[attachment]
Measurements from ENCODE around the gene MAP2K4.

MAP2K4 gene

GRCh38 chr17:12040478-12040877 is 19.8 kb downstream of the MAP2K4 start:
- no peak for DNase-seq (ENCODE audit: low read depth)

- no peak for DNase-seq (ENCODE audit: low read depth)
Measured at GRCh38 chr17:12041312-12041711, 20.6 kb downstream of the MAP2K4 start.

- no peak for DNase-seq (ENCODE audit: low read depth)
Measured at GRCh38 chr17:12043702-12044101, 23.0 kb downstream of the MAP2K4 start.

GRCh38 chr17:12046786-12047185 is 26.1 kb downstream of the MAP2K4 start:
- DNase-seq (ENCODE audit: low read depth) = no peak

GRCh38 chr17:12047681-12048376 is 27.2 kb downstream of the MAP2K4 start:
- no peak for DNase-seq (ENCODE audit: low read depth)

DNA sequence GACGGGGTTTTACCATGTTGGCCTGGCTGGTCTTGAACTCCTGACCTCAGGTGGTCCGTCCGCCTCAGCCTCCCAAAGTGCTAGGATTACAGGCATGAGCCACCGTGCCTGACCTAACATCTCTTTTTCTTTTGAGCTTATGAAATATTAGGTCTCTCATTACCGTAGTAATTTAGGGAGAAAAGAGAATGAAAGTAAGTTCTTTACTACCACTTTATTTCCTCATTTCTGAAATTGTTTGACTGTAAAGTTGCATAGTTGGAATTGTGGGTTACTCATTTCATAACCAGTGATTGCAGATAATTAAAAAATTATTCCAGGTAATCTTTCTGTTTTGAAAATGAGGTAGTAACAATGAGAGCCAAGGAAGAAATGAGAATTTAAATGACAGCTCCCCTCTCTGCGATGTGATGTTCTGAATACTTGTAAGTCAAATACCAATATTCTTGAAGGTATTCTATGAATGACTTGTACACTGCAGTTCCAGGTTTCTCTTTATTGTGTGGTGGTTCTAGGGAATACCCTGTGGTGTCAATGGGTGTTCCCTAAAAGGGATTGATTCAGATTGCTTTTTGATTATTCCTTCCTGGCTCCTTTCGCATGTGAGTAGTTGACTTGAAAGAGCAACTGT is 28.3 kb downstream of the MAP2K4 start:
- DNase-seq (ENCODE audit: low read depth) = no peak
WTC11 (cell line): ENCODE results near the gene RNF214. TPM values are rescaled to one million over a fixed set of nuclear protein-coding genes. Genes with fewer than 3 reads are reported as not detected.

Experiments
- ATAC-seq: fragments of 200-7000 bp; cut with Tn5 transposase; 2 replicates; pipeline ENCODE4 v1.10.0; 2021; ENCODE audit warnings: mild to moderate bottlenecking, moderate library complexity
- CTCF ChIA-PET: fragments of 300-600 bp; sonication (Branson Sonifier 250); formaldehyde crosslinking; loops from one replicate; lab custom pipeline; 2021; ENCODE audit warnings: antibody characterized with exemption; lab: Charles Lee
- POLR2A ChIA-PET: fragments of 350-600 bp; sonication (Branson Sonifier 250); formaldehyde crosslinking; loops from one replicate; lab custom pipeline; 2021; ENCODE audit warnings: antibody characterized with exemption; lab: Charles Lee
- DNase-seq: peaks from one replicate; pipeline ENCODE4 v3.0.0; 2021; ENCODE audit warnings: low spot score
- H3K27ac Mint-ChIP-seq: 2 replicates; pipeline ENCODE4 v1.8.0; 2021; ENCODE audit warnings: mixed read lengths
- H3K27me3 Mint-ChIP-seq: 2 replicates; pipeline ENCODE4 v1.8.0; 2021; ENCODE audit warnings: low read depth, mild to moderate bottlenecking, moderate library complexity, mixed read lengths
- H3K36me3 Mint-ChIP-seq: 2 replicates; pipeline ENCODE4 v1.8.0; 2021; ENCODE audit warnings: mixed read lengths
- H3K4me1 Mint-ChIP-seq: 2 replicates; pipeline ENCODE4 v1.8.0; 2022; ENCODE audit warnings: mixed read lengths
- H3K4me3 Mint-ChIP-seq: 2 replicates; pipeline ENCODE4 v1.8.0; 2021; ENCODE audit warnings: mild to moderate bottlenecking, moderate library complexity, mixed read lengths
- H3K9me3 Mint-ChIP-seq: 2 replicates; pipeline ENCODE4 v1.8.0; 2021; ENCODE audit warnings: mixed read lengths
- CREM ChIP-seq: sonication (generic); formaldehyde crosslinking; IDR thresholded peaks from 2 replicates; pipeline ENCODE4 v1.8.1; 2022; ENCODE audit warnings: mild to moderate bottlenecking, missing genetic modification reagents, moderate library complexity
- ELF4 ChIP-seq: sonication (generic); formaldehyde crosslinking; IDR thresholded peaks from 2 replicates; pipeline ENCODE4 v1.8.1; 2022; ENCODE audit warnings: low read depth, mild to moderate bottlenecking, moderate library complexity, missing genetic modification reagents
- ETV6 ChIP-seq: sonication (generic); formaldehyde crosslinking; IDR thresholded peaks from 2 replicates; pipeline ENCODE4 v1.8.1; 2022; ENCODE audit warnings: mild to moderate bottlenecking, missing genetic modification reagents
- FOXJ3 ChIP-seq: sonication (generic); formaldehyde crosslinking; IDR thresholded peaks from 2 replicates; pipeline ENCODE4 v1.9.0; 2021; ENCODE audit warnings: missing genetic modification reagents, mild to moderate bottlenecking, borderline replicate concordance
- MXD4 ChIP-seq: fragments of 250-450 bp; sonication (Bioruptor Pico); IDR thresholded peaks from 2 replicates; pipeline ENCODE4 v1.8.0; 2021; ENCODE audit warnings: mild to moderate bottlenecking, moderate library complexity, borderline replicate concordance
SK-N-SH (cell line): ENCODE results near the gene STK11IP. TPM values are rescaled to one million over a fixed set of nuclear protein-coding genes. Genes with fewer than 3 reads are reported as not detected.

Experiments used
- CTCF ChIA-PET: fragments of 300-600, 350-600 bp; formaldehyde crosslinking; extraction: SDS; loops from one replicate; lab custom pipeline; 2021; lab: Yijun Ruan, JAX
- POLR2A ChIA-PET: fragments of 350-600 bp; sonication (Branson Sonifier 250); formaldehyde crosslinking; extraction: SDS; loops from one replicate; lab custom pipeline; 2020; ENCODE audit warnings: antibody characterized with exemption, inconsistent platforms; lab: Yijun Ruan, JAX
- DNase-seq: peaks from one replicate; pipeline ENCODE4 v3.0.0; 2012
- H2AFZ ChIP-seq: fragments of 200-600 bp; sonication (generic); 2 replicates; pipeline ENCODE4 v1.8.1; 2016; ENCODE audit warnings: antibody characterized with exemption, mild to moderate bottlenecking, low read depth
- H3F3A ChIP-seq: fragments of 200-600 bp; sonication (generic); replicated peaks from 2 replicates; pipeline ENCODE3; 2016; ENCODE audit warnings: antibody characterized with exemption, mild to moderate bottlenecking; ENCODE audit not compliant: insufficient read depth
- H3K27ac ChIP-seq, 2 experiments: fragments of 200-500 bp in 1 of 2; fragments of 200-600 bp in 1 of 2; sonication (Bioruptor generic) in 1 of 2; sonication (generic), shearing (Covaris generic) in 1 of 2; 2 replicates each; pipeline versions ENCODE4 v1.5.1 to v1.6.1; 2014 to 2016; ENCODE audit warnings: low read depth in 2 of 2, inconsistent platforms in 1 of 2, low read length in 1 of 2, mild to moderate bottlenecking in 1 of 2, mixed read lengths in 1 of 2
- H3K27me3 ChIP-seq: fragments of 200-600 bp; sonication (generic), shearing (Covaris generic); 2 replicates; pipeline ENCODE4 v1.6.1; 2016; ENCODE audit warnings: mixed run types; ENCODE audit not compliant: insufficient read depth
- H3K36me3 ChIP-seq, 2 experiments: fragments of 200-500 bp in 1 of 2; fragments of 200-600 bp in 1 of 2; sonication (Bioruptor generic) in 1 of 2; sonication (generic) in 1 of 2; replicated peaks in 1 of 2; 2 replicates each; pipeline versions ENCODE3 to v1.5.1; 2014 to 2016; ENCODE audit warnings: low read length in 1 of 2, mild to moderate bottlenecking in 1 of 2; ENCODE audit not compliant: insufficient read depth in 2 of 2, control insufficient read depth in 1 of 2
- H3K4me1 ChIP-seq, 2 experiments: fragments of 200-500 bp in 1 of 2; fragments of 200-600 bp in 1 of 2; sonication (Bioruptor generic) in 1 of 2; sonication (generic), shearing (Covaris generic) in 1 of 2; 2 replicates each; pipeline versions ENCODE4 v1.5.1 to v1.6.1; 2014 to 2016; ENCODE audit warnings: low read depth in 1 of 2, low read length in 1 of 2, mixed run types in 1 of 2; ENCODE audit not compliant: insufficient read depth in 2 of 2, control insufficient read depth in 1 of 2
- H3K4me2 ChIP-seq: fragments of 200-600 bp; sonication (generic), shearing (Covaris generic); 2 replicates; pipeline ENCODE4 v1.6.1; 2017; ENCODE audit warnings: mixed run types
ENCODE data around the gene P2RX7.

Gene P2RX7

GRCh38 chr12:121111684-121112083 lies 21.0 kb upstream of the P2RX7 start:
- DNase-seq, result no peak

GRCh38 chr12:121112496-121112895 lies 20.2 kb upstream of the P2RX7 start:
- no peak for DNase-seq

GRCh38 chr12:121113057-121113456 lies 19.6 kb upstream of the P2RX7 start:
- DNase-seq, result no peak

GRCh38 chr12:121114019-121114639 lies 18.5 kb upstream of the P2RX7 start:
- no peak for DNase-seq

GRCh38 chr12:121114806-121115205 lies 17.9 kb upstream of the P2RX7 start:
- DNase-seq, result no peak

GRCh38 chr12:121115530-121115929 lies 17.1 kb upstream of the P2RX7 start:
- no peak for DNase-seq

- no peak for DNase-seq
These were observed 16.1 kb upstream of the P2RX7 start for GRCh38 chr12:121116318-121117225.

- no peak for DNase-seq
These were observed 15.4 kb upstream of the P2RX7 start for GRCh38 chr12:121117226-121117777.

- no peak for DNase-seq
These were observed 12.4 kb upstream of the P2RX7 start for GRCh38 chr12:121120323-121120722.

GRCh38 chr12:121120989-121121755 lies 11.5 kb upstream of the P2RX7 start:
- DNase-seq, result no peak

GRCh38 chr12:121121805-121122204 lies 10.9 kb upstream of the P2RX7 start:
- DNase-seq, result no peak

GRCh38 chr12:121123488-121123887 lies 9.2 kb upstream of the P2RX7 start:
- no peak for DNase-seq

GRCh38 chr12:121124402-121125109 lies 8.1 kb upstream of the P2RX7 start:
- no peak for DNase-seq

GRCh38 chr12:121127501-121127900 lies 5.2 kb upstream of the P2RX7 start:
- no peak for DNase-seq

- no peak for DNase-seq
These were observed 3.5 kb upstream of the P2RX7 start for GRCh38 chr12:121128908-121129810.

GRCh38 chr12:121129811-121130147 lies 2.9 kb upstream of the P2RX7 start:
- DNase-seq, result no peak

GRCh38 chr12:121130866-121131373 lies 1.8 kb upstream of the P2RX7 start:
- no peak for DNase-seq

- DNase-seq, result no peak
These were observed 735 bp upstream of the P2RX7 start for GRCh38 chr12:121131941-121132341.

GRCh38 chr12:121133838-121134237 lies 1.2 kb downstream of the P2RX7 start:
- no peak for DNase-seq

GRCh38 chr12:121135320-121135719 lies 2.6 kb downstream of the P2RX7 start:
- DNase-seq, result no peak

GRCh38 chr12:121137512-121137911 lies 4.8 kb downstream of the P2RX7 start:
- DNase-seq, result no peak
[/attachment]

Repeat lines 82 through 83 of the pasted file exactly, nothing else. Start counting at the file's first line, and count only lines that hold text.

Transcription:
GRCh38 chr12:121133838-121134237 lies 1.2 kb downstream of the P2RX7 start:
- no peak for DNase-seq